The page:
Result: The response times were halved and the average CPU usage increased from 45% to 98%.

Example 5: Design

Situation: The business wants to rapidly review & change 200+ rules as the government regulatory & compliance requirements change.

Action:

  • Used Drools (i.e. open-source rules engine) to externalise the rules in a Microsoft Excel spreadsheet.
  • The business maintains and versions the Excel spreadsheet with changes to rules & values. Modified rules are uploaded to prep-prod for verification & then finally uploaded to the production.
  • An approval process was designed to enable separate users to authorize the changes before they take effect.

Result: The business was empowered to react rapidly to the regulatory changes from the government. When the regulatory requirements change, the rules within the Excel spreadsheet can be modified in a controlled manner without requiring code changes in most cases.

Drools Tutorials – Non-trivial examples step by step.

Example 6: Security

Situation: The SSL handshake issues whilst deploying the application to production environment.

Action:

  • Used keytool to verify certificates in the keystores and trusstores.
  • Enabled SSL debugging and used other handy tools like OpenSSL & SSLPoke, which is a very handy Java program to debug SSL issues.
  • Exported the missing certificates from the browser and imported it into the truststore.

Result: SSL issues were resolved in a timely manner.

Example 7: Technical capabilities & experience

Situation: Develop a stand-alone TCP server that talks to 3000+ petrol pumps as part of the “pay at the pump” solution. The server also needs to integrate with 3+ back-end systems like payment gateway to settle the transactions, loyalty system to accrue & redeem rewards points, data warehouse system to produce 3 dimensional reports, and ESB (i.e. Enterprise Service Bus) to integrate with the ERP system.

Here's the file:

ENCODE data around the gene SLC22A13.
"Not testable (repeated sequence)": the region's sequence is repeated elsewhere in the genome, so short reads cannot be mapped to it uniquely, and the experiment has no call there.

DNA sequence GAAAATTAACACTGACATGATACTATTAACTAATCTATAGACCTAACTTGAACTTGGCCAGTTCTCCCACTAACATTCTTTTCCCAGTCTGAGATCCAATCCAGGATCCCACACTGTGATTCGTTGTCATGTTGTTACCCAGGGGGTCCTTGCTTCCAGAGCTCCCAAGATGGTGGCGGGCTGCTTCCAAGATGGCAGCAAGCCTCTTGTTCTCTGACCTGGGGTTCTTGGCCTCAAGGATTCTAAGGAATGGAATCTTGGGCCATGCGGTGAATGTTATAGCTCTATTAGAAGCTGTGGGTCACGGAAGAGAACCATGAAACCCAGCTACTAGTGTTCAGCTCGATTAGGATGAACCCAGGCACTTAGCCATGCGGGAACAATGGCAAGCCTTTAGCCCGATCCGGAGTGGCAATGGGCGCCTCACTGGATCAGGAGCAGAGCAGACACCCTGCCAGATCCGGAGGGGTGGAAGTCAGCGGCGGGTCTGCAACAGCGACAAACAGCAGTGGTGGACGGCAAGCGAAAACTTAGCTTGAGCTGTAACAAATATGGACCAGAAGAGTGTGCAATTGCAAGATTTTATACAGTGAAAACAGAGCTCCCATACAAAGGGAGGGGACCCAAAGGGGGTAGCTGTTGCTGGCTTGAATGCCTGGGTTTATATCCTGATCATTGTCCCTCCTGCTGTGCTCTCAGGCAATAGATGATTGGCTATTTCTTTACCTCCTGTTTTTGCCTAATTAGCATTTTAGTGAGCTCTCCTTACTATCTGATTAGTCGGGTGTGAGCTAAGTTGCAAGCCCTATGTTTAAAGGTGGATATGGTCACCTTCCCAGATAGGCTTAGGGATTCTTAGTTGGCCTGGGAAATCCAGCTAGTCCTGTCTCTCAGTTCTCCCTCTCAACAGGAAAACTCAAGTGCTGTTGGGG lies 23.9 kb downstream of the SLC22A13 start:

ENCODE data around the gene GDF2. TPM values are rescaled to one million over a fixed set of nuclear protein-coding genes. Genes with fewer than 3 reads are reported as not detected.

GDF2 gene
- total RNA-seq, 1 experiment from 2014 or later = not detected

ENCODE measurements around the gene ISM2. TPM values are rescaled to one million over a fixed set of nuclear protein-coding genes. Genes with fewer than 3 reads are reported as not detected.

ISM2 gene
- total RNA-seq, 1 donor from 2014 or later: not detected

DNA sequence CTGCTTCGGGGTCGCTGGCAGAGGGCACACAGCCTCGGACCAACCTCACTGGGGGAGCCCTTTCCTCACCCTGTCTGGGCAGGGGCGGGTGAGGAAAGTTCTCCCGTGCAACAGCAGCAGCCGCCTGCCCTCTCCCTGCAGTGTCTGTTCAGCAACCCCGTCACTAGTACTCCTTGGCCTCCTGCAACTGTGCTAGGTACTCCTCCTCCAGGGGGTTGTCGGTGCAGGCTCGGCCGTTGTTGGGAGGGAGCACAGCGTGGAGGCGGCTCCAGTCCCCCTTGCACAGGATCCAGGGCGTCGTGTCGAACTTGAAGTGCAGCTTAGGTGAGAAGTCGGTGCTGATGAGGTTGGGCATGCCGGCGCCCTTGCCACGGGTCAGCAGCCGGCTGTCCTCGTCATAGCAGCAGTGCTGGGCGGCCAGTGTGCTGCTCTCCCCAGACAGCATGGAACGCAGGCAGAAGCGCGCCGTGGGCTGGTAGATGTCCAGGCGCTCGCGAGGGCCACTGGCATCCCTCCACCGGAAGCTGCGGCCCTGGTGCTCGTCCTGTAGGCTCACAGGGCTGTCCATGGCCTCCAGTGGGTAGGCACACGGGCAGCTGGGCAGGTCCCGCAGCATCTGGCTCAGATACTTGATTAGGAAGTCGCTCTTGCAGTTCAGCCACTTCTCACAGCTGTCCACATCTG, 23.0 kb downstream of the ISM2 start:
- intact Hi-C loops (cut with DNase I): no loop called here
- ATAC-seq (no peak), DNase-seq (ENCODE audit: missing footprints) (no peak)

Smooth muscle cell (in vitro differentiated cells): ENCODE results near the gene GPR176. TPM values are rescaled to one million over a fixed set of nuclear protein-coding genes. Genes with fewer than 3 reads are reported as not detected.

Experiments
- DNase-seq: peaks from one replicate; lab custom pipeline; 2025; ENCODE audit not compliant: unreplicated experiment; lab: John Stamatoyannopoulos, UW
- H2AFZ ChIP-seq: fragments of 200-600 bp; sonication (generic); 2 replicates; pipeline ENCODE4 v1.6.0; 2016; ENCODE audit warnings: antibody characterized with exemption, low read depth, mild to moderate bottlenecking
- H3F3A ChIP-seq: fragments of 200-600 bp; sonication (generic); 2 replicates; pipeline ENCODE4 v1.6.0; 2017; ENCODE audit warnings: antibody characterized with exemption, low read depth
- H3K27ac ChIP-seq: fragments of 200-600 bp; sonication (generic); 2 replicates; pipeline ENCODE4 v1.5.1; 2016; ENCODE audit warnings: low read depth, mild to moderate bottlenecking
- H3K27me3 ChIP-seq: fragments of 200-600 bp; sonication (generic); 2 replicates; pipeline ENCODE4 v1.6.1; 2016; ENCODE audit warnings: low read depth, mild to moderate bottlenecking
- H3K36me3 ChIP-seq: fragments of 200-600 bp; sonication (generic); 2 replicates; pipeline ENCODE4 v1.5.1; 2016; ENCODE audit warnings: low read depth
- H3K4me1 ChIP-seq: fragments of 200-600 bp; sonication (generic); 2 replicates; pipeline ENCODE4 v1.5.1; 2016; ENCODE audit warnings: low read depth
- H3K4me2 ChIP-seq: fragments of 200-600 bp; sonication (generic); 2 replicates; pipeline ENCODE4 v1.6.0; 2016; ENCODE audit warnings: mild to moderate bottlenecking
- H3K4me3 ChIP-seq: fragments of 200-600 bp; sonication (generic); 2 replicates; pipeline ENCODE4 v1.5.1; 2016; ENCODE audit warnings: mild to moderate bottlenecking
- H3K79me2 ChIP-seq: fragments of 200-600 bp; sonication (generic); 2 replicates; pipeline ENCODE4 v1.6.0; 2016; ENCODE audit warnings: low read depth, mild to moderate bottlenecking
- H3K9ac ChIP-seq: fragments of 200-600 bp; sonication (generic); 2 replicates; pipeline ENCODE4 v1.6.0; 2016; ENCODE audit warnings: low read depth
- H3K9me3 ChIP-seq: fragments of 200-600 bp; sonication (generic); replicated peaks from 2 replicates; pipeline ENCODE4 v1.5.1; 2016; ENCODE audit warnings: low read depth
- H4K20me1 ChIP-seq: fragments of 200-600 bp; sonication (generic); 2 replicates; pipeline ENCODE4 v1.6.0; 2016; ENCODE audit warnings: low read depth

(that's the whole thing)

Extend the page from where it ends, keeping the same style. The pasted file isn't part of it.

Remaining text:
Action:

  • Developed the stand-alone server using a non blocking I/O framework known as the MINA.
  • As a lead developer, had to liaise with internal staff & external vendors from the USA and South Africa. Attended many conferences and one on one sessions to gather functional & non-functional requirements.
  • Reduced the complexity of the overall system by revising the architecture & reducing the number of messages flowing among various systems from 89 to just 34.
  • Built the system with low latency in mind. 13 Tips to write low latency applications in Java
  • Fixed an intermittent load balancer issue.
  • Managed a team of 7+ developers & liaised with 20+ other stake holders including external vendors, business analysts, systems team & the management.

Result: The high-visibility and low latency application was built on time and within budget with 75% unit test coverage.

Example 8: Facilitating process improvements

Situation: Tasked with transitioning the current project management process from waterfall to agile.

Action:

  • Took on the role as a facilitator of the Scrum agile methodology, and empowered the teams to be more self-organizing
  • Promoted Test Driven Development (TDD) and Behavior Driven Development (BDD) practices to increase the automated test coverage from 40% to 70%.
  • Mentored the teams in shifting their mindsets from the big bang approach to iterative & incremental approach with the key focus of delivering a business value in each iteration.
  • Trained staff on writing epics & stories, sprint planning, breaking down the stories into tasks, sizing the stories & tasks, conducting daily scrum & fort-nightly retrospective sessions, velocity points, progress tracking charts like burn-down & burn-up, etc
  • Built CI/CD pipelines with Jenkins & Ansible.

Result: A customized & practical agile process was embraced by the team that worked well for them without all the rigid rules & rituals, but encompassing the core agile values and principles that added value to the business.

Key Take Away

Sell your strengths and well-rounded abilities to add value to the business. Don’t lie by memorising these SAR examples as you will be grilled with further technical questions. This site has examples & tutorials to get hands-on experience with some of these tools. There are YouTube videos and other articles freely available on the internet if you know what keywords to look for. I have covered myriad of Q&As with some key tutorials to quickly get up to speed with the 16+ technical key areas.

The key traits are: 1) passion 2) strong technical skills, 3) necessary soft skills, and 4) right attitude.

So, don’t get annoyed when you are technically grilled or challenged. If you don’t know or in the wrong accept it. Show your enthusiasm to learn. Employers are looking for well rounded professionals, and not just techies.